Investing or Trading are interesting activities in that just about everything you do or don’t do can be looked at in concrete terms as some type of “failure”.

If I bought AAPL stock last month, I might have made money… but I was wrong because I didn’t wait to buy as the price went lower before finally perking up 2 weeks ago.

If I sold XOM in May, I may have avoided a 10% drop in the price that quickly followed… but I was wrong because I would not have owned it as the price is above the high set in May.

It’s fascinating… almost every decision in trading is wrong in some way. Unless you manage to make a perfect trade — buy at the absolute bottom and sell at the absolute top — there is something that you didn’t do perfectly. (Even if you picked the bottom and the top perfectly there could be plenty of other errors — did you use enough leverage? Was your risk managed properly?)

You can make arguments for or against bonds as we have in some of the recent posts on Tasgall… but most likely all of our arguments will be wrong in some way (it’s hard to get the hang of being perfect…).

The important point to take away from all this is that none of us is perfect. We can only decide to invest or trade in the way that is perfect for us (I know, it sounds cheesy). How do we figure that out?

I believe it comes down to what your objectives are for investing or trading. I have a low risk tolerance when it comes to broad asset allocations (like putting money in “bonds” without specific individual bond contracts being considered), so I focus on the risk of buying bonds today. The risks are low/medium, but then the potential reward is also low. In fact, I believe the marginal reward above holding cash does not make the act of owning bonds worth the risk.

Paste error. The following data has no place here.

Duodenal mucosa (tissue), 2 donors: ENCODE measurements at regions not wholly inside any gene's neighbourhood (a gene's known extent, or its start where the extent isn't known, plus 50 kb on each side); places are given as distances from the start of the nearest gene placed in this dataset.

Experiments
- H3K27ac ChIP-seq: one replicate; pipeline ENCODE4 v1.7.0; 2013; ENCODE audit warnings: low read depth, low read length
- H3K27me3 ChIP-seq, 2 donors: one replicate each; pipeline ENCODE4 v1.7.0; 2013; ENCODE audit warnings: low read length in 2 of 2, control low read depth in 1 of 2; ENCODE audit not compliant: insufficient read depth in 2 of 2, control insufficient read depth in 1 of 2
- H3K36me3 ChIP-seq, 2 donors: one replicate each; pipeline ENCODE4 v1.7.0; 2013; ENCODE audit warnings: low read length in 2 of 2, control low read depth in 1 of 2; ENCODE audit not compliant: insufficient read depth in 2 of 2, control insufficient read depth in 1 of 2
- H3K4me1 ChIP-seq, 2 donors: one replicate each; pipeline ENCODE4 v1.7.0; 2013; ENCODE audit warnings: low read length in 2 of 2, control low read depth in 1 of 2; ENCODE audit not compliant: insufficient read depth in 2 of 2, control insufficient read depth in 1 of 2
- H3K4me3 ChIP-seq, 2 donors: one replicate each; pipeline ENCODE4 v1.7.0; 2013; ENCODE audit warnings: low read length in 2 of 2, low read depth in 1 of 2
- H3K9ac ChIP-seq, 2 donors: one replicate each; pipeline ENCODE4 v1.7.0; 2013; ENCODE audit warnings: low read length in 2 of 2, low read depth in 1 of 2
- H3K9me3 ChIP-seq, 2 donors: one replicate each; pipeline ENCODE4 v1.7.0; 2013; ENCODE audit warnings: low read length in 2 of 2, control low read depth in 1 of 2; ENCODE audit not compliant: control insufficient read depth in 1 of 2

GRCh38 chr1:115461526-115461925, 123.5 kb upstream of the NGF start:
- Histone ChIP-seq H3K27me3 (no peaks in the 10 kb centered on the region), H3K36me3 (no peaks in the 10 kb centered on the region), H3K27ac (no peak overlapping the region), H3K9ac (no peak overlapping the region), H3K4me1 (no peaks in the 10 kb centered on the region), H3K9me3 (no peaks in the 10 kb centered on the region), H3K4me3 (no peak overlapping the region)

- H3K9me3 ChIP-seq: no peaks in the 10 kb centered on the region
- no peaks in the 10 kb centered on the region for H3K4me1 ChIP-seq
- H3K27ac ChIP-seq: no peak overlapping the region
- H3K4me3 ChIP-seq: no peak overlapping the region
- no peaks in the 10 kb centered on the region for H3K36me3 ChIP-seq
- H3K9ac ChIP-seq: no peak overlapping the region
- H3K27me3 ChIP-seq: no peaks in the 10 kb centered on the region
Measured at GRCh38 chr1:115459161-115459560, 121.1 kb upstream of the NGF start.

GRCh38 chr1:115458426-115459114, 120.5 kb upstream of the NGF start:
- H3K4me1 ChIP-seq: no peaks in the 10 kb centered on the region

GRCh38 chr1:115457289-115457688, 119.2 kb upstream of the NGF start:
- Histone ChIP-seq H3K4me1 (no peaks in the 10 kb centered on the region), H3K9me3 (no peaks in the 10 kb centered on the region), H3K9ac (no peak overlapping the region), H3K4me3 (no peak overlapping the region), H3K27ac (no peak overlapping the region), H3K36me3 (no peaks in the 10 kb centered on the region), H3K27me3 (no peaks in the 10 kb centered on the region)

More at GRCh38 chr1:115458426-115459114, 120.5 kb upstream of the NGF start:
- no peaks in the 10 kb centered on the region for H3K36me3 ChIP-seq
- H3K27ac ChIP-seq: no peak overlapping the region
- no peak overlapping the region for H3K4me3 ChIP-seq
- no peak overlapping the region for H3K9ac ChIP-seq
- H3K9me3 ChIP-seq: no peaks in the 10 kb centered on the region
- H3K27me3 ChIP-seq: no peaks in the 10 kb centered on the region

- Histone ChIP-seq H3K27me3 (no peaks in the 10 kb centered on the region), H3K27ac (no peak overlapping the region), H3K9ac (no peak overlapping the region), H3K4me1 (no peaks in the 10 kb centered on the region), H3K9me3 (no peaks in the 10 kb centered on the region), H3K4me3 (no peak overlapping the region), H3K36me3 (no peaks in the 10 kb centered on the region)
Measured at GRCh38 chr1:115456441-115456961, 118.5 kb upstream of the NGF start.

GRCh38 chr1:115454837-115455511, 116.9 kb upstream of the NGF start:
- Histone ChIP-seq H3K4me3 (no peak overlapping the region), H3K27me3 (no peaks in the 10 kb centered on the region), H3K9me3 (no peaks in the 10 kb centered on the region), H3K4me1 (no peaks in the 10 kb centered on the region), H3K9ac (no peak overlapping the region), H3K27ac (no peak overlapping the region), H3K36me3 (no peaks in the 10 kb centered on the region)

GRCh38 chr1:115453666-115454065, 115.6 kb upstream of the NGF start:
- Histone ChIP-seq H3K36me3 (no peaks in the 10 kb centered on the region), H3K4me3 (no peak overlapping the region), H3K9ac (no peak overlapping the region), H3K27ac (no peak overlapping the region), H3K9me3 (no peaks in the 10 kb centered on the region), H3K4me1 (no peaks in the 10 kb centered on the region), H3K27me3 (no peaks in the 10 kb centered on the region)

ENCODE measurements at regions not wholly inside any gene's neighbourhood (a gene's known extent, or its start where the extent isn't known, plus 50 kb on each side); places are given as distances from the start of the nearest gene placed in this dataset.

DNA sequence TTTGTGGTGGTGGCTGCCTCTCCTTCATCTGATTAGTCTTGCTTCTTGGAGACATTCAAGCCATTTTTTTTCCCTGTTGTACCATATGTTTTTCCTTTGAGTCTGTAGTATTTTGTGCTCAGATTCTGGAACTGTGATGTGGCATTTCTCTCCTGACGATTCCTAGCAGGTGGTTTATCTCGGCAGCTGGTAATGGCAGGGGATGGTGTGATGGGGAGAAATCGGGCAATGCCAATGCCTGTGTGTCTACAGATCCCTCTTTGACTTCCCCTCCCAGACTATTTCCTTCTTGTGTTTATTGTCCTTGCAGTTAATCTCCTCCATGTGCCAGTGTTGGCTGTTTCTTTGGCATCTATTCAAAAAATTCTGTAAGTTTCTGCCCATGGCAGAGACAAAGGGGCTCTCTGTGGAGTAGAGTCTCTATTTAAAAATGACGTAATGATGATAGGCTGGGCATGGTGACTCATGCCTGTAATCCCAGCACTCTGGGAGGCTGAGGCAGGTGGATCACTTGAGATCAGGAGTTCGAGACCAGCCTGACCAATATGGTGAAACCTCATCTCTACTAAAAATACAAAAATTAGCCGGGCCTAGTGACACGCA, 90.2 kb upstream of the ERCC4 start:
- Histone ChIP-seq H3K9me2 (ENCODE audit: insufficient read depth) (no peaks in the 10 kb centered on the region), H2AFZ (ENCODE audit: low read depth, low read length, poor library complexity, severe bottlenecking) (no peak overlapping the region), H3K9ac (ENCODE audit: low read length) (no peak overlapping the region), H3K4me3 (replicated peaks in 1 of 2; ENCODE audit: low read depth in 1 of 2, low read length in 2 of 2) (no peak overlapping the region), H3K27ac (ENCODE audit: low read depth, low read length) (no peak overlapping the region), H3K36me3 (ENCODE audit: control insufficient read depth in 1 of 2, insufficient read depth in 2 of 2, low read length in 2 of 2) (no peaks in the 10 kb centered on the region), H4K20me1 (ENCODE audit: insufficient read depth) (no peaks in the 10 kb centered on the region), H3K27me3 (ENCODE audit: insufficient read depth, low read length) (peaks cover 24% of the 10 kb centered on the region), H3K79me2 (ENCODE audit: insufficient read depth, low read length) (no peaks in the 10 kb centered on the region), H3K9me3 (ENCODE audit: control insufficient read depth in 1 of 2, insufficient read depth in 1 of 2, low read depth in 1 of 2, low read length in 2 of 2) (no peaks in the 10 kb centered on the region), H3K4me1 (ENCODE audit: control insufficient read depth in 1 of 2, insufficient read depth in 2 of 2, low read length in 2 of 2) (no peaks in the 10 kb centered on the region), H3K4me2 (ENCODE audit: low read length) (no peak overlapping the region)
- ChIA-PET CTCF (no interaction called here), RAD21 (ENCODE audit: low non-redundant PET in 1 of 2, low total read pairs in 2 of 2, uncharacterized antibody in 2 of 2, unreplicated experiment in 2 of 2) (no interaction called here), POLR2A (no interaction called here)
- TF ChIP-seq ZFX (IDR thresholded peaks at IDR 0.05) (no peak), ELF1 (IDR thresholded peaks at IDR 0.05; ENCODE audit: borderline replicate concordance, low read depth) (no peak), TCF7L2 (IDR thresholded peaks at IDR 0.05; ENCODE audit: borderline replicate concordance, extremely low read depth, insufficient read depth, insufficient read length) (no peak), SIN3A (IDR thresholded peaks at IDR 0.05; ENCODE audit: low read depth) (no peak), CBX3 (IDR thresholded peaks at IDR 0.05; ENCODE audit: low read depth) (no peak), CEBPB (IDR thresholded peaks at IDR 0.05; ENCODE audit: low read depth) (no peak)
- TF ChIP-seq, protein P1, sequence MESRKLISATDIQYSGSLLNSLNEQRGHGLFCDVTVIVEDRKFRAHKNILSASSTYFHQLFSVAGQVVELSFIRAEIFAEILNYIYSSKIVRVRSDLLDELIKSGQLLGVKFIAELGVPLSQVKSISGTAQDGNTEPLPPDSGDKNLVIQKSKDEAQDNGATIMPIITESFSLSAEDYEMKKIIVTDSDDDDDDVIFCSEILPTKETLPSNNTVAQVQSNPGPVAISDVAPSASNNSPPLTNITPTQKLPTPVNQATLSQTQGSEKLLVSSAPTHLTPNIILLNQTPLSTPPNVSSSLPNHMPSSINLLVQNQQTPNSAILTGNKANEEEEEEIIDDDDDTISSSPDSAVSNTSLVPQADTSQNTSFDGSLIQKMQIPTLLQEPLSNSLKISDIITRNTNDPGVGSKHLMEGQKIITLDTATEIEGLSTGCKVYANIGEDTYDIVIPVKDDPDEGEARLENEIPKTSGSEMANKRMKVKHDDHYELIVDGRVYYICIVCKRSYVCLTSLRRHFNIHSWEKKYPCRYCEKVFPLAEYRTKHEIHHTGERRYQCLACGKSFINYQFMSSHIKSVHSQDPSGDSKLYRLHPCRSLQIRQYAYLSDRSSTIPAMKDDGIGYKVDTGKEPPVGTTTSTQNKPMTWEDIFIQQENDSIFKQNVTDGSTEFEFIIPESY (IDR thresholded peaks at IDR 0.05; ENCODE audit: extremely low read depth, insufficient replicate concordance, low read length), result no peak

In contrast, John has different objectives for his investing. His objectives include (if I can guess from his comments) being fully invested at all times, diversification (via index funds), minimal position babysitting, and focusing on a long-term time frame. To him (please chime in if I misrepresent you too much), bonds offer value and enough marginal return to have a positive compounding effect over the long term. Getting an extra 1% over money market rates compounding for 10 years adds up.

Even if our views were identical on the fate of bonds (and our views are pretty darn close) it’s not surprising that we can come up with diametrically opposed choices on whether to invest or not. Our objectives are different, our risk tolerances are different, and our time frames are different.

Obviously, none of us can time the market perfectly. We might use trend changes or profit targets to time our buy and sell decisions instead of trying to catch the absolute top. The same idea applies though, we have to find the right profit target for our objectives. (Or stop loss, or fundamental value, or… whatever.)

So, just like with other things, start with the important question first. What are you trying to accomplish? Then you can ask whether or not an investment is right for your objectives rather than just if it is right.

That’s why I don’t feel bad disagreeing with such smart people. 🙂 We can disagree and both be right. Or we can disagree and both be wrong, after all, no one is perfect!